The latest employment numbers are showing a slight increase in jobs. That's small comfort for the enormous group of folks who are still unemployed.
With over ten percent of us out of work, another eight percent of us no longer bothering and an estimated twenty percent of us contemplating the possibility that we might lose everything we have worked so hard for, the subject of who owns what as we consider our options in an economy that doesn't seem to be recovering fast enough to suit most of, the question of your 401(k) as part of a bankruptcy is worth asking.
The choice of bankruptcy is always the last option. When you consider this option, you will find your assets under the control of the bankruptcy estate while your case is pending. You still own these assets. Your home is protected providing you can make the payments and if your home is worth more than your mortgage, the bankruptcy estate will exclude up to $37,500 in equity from consideration. The same applies to any equity you might have in your car.
The concept for exempting these two items is relatively straightforward. How could you possibly hope to recover from bankruptcy if you were stripped of these items? Understanding the need for shelter and transportation is important. But does the most valuable asset protecting your future fall under the same consideration?
Although you will need a bankruptcy attorney to guide you through the maze of rules, the focus of such an action is to come to some sort of agreement with your creditors on how you will repay what you owe. In some instances, it might be the forgiveness of your interest obligation in favor of satisfying the debt. Repayments plans and schedules are worked out and as long as you follow those obligations, you can remain under the roof that you own and be able to get to and from work.
The question of your 401(k) however is not so clear-cut. And the answer depends on ERISA qualifications. Section 541(c)(2) of the Bankruptcy Code. Section 541(c)(2) provides: “A restriction on the transfer of a beneficial interest of the debtor in a trust that is enforceable under applicable law is enforceable in a case under the Bankruptcy Code.”
This means that your 401(k) is safe from the actions of bankruptcy court and cannot be considered when determining the value of the estate. If you plan falls under ERISA protection, and generally this qualification applies to most larger company plans, your assets are safe. The exception however, effects the smaller business owner.
Among the exceptions to this rule is a retirement plans that has only one participant, such as single employee corporate plans, and some other plans originating in self employment. These plans may be property of the estate. They may be vulnerable to creditors. When you consider the number of small businesses affected by the economic downturn, this is an important exemption.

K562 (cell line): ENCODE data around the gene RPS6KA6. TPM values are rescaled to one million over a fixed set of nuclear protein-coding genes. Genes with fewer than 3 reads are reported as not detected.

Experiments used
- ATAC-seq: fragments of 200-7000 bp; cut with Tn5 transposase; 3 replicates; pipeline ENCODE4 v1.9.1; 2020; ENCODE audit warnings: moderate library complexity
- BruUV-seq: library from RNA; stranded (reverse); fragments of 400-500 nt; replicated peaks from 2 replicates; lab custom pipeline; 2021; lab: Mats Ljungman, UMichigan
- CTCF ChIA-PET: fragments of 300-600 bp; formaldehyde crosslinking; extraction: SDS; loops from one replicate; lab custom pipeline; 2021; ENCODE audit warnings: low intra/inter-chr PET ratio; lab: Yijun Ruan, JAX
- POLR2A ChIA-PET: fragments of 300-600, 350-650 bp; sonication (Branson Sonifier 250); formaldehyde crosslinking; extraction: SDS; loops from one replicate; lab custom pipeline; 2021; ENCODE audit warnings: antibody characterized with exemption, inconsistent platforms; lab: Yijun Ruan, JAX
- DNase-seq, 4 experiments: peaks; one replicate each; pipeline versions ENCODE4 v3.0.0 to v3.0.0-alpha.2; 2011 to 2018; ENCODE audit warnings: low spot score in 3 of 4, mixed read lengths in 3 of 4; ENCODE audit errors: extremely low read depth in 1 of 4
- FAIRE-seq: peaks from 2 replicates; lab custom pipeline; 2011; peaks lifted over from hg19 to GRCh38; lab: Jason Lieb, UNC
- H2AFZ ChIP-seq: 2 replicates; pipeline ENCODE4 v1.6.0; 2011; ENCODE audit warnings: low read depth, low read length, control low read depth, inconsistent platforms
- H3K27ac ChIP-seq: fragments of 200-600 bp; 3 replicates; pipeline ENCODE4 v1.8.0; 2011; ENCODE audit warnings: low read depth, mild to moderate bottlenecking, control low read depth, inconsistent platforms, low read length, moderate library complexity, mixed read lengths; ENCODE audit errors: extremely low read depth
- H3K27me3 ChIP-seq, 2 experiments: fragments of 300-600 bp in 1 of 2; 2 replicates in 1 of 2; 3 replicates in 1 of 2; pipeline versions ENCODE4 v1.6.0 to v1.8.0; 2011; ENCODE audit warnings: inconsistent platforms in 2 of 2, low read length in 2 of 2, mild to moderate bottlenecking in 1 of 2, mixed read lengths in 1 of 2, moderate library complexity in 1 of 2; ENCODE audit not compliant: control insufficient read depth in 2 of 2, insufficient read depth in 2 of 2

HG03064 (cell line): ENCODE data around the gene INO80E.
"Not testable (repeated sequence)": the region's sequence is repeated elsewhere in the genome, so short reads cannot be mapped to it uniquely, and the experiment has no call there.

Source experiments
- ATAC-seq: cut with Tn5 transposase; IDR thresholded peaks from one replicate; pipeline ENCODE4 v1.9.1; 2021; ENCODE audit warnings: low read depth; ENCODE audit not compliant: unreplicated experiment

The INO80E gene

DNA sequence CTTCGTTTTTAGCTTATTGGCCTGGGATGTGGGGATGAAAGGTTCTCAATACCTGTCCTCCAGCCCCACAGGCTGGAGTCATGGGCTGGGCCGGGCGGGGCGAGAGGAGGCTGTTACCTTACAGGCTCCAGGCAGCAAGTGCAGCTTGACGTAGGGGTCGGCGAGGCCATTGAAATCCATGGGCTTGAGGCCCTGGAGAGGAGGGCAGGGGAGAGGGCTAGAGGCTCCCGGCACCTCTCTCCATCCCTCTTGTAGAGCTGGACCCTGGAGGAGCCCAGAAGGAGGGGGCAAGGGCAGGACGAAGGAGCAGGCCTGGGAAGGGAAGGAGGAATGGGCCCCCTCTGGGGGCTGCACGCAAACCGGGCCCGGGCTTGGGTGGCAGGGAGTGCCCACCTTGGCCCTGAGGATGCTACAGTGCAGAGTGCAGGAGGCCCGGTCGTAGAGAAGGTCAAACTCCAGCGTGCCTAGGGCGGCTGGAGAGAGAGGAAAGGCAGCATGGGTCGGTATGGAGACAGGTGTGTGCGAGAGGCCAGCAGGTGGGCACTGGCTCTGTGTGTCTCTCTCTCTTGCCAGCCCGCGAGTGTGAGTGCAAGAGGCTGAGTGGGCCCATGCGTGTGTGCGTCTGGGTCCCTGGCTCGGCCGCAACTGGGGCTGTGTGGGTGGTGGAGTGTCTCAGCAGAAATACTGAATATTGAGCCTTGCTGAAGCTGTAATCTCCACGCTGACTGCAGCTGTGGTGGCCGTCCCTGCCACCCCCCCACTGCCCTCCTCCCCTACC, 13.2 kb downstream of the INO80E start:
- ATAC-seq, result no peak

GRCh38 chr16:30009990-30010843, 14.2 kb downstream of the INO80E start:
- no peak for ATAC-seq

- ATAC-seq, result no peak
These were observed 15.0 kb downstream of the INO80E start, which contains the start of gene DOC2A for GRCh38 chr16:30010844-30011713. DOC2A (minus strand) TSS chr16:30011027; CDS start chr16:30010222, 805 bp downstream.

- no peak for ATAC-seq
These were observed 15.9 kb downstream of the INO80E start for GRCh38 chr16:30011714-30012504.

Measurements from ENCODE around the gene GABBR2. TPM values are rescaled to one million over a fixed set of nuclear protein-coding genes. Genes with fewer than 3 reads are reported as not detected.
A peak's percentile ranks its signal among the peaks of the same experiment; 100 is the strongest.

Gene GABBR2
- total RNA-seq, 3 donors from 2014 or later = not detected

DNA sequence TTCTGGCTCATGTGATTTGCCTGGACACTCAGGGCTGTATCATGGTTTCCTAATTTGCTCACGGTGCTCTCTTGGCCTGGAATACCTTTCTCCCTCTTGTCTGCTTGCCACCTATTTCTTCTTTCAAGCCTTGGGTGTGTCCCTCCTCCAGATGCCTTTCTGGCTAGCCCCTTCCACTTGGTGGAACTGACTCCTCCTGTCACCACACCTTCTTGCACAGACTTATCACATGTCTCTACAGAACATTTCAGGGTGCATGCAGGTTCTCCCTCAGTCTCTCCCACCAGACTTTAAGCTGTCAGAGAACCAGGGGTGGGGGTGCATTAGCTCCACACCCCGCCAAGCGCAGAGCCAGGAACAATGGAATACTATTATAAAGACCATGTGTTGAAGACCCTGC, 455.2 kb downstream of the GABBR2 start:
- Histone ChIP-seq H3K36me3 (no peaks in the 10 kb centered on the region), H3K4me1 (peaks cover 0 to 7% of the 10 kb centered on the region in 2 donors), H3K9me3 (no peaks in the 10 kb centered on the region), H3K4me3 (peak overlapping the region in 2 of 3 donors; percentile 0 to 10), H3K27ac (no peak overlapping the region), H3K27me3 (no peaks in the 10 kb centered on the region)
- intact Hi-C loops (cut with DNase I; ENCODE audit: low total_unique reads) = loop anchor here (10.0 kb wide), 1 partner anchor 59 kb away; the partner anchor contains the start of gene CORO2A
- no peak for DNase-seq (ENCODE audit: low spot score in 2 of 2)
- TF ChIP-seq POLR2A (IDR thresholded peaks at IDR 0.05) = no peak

For those of you who do have a plan that is exempt, the ownership of this property has found its way to the US Appeals Court. The question posed by the case dealt with the loan that was borrowed from a 401(k). Although the person was obligated to pay back the loan, the loan payment was questioned.
Chapter 7 bankruptcy subjects the estate in question to a means test. This sorts out what is qualified and what is not in terms of "necessary expenses". The loan repayment to the 401(k) was challenged. The court, ruling in the case of Egjebjerg v. Anderson found that the repayment to the 401(k) was the same as a contribution to that person's plan. In other words, if you loan money to yourself, the repayment of that loan is not considered a debt under the law.
The plan has not right to sue for repayment of the 401(k) loan but can, according to the court, offset the loan against future benefits. But the court that while Chapter 7 proceedings did not cover the individual, Chapter 13 would consider the repayment as part of the debt owed. This subtle difference is important and makes the consideration of good representation a must for anyone considering such a drastic move.
It is important to consider all of your options before subjecting your finances to estate scrutiny. And secondly, borrowing from your 401(k) is still a bad idea. In a Chapter 7 proceeding, the losses to that important linger far into the future. And while Chapter 13, often referred to as the wage-earners plan, does allow for the repayment of that loan under the court's approved structure, the loss of earnings in the retirement plan will have lingering effects long after you emerge, finances revitalized.
Paul Petillo is the Managing Editor of Target2025.com